22 April 2024

Nimby Watch: Nimbyism explodes in New Ferry


In a new series, CapX is celebrating the people trying their damndest to save the country from affordable housing or decent infrastructure. This week, Liverpudlian Nimbys are comparing new housing to an explosion that made 78 people homeless…

Where? New Ferry on the Wirral, just across the Mersey from South Liverpool.

What’s there now? A car park.

Haven’t we done car parks before? Yes, but wait for it.

Alright, alright, I’ll restrain my long-suffering sigh, I’m waiting. Who’s trying to build what? The joint project between Wirral council and the Regenda Group would provide a total of 43 affordable homes: terraced housing, an apartment block, plus new green space.

So who’s trying to stop them? A frankly upsetting range of people: the scheme has had 18 objections, and a petition against it has collected 300 signatures from those worried about the loss of the car park.

Well, if there are no other car parks- Oh, there are – but Mark Craig, chair of the New Ferry Residents Association, argues that potential shoppers won’t use them, because they’re plagued by anti-social behaviour. ‘If this proposal goes ahead’ – this quote is the kicker – ‘this will be a bigger disaster for the businesses than the explosion in 2017 because their customers will have nowhere to park’.

Hang on, what? Some background is probably in order here. In 2017, an explosion ripped through the town, destroying 60 properties, instantly making 78 people homeless and injuring 81. Police cordons forced 20 businesses to close for an extended period; seven were destroyed, and never reopened. It later emerged that the blast had been set deliberately by one local shop owner, in an attempt to claim insurance. He was jailed for 19 years. It was pretty bad. 

And the chair of the local residents association is now claiming that building some homes on a car park would somehow be… worse? Yes.

It’s not, though, is it? I mean, I know my function in this dialogue is supposed to be to give voice to the more reasonable objections of those who oppose any individual development. But it’s just… not. Yes, I know.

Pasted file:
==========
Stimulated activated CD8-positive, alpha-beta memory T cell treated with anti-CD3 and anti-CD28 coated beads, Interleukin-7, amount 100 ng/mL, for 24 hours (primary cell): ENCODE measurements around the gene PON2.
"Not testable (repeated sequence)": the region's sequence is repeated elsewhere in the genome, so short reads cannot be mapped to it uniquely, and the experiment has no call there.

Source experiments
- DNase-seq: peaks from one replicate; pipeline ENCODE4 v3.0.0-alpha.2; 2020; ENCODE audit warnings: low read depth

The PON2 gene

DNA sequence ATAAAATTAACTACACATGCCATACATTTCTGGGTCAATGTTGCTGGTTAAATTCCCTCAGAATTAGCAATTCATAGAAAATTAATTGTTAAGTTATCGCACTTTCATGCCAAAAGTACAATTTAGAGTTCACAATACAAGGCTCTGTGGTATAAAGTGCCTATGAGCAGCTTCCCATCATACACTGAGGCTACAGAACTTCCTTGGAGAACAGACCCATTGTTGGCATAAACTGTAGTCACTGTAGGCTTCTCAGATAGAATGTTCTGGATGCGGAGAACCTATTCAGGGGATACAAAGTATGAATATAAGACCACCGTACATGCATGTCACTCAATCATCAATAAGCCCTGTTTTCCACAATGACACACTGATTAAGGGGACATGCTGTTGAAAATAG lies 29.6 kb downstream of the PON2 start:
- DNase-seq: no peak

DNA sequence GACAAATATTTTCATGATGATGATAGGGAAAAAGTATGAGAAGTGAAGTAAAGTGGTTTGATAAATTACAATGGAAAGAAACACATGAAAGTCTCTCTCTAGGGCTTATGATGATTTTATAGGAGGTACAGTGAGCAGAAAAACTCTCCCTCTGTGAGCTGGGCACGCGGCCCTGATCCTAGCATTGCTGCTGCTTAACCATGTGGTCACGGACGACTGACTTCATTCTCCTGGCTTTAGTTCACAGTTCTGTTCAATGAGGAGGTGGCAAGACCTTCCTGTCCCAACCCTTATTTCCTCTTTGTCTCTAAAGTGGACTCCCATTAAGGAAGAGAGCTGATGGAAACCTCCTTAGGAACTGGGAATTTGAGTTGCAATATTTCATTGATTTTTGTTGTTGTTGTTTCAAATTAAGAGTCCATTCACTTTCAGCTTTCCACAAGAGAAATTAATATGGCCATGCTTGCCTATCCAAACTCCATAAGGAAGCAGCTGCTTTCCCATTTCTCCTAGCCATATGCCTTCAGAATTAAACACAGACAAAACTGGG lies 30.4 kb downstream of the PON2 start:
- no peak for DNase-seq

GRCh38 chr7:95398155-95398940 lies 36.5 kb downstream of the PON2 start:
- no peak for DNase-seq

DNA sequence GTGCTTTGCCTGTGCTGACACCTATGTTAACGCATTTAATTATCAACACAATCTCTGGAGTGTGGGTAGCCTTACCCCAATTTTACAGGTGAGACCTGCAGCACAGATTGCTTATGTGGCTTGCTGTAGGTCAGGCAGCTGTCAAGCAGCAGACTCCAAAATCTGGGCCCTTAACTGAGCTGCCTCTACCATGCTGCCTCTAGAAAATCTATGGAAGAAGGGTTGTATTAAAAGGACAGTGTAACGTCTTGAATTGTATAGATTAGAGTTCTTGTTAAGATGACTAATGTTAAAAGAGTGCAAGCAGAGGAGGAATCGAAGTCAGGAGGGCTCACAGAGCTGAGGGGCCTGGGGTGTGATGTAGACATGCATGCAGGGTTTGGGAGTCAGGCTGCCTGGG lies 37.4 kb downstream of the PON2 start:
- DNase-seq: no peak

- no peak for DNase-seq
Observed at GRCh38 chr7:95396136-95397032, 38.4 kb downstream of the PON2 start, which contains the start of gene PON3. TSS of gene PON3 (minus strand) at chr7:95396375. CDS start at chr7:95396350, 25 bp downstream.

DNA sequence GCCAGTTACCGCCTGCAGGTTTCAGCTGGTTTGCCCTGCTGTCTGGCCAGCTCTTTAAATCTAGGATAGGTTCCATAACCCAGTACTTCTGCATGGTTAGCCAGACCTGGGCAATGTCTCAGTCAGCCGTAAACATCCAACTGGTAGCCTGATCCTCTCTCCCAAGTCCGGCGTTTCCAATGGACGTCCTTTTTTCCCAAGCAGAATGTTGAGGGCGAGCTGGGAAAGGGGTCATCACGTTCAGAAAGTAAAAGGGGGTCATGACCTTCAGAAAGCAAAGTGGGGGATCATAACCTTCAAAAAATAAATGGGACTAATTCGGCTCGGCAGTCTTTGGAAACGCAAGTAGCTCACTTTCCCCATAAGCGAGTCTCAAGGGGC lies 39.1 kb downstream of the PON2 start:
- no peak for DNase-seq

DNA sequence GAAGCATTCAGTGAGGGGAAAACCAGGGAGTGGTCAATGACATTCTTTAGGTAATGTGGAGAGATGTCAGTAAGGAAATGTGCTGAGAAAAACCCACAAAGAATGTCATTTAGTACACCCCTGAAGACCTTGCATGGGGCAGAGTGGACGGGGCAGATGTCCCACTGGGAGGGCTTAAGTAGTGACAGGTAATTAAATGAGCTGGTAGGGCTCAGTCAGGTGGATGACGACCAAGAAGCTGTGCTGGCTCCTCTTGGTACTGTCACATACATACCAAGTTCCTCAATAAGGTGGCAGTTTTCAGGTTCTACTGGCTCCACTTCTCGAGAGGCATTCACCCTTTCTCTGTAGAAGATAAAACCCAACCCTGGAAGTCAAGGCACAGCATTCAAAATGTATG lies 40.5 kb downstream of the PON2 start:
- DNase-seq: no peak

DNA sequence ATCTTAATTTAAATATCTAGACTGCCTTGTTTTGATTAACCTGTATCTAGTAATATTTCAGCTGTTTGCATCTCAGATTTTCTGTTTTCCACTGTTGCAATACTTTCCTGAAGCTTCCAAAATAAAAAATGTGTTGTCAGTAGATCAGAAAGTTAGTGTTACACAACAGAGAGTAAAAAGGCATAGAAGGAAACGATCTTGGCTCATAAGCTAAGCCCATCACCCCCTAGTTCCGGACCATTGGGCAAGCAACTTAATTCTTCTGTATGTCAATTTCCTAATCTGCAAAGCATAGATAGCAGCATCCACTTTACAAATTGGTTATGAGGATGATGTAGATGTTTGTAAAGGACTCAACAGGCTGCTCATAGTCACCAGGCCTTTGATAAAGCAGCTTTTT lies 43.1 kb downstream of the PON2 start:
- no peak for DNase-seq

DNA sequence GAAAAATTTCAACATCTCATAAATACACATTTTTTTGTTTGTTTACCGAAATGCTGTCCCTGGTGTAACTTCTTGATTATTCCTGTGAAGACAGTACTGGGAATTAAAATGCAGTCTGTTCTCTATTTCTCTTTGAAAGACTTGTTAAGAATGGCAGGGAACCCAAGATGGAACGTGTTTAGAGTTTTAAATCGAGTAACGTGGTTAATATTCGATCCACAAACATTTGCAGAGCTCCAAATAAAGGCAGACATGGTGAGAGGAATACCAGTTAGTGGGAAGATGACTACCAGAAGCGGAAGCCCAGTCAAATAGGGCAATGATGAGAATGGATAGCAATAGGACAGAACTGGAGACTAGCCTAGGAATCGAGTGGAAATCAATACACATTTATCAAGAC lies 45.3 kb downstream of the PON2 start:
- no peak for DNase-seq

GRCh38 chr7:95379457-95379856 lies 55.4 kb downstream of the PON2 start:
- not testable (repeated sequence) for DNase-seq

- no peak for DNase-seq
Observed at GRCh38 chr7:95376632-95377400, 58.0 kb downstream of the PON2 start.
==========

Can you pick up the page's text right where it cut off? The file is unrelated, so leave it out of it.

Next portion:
So what does he want to do with the space instead? He wants – this’ll shock you – a car park. But the council says that the existing facility ‘has been significantly under-used for several years, with the most recent survey showing optimum occupancy at 30%’. Other car parks could accommodate the demand, it says. 

I’m glad someone’s holding their ground. They’re not the only heroes in this story. Step forward local democracy reporter Edward Barnes and the subs at the Liverpool Echo for the framing of this story, and its headline:

‘Man claims new homes will be ‘bigger disaster’ than explosion that tore through town’

Seven businesses were destroyed and 78 people were made homeless overnight

What’s so heroic about that? Well, normally local newspapers are – I’m sorry to say this, because they do important work on tiny budgets for often terrible pay – absolutely dreadful on housing stuff. New developments are frequently framed as things people are objecting to; they are hardly ever framed as things that will benefit anyone. 

There are good reasons for this. Nimby campaigners send press releases and photos, which is helpful to a time-pressed news desk; outrage is good for clicks, and thus for business. Plus, of course, the people who benefit from new homes are far less likely to be nearby and visible than the people who object to them. Nonetheless, it means that local papers’ framing of housing matters is, let’s say, unhelpful to those who’d like to see a resolution to the housing crisis.

Our man Edward and his colleagues, though, have made clear that – at least, in this particular case – this is ludicrous. There is simply no way that this story was written or headlined without everyone involved being firmly aware that the claim that some new flats could be worse for a town than an explosion which literally destroyed people’s homes is simply unbelievably offensive. The plucky reporter spotted the insanity of the quote, and he ran with it. There’s even a photo of the residents’ association chair standing proudly in front of the wasteland he wants to protect, sandwiched between reminders of his utterly bizarre views. Local journalism at its finest.

Is this a bad time to remind you of how, when you started this column, you swore you wouldn’t be mean about individual Nimby campaigners, only politicians…? Is this a bad time to remind everyone that New Ferry is conveniently located for Merseyrail, anyway? 

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Jonn Elledge is a journalist and author.

Columns are the author's own opinion and do not necessarily reflect the views of CapX.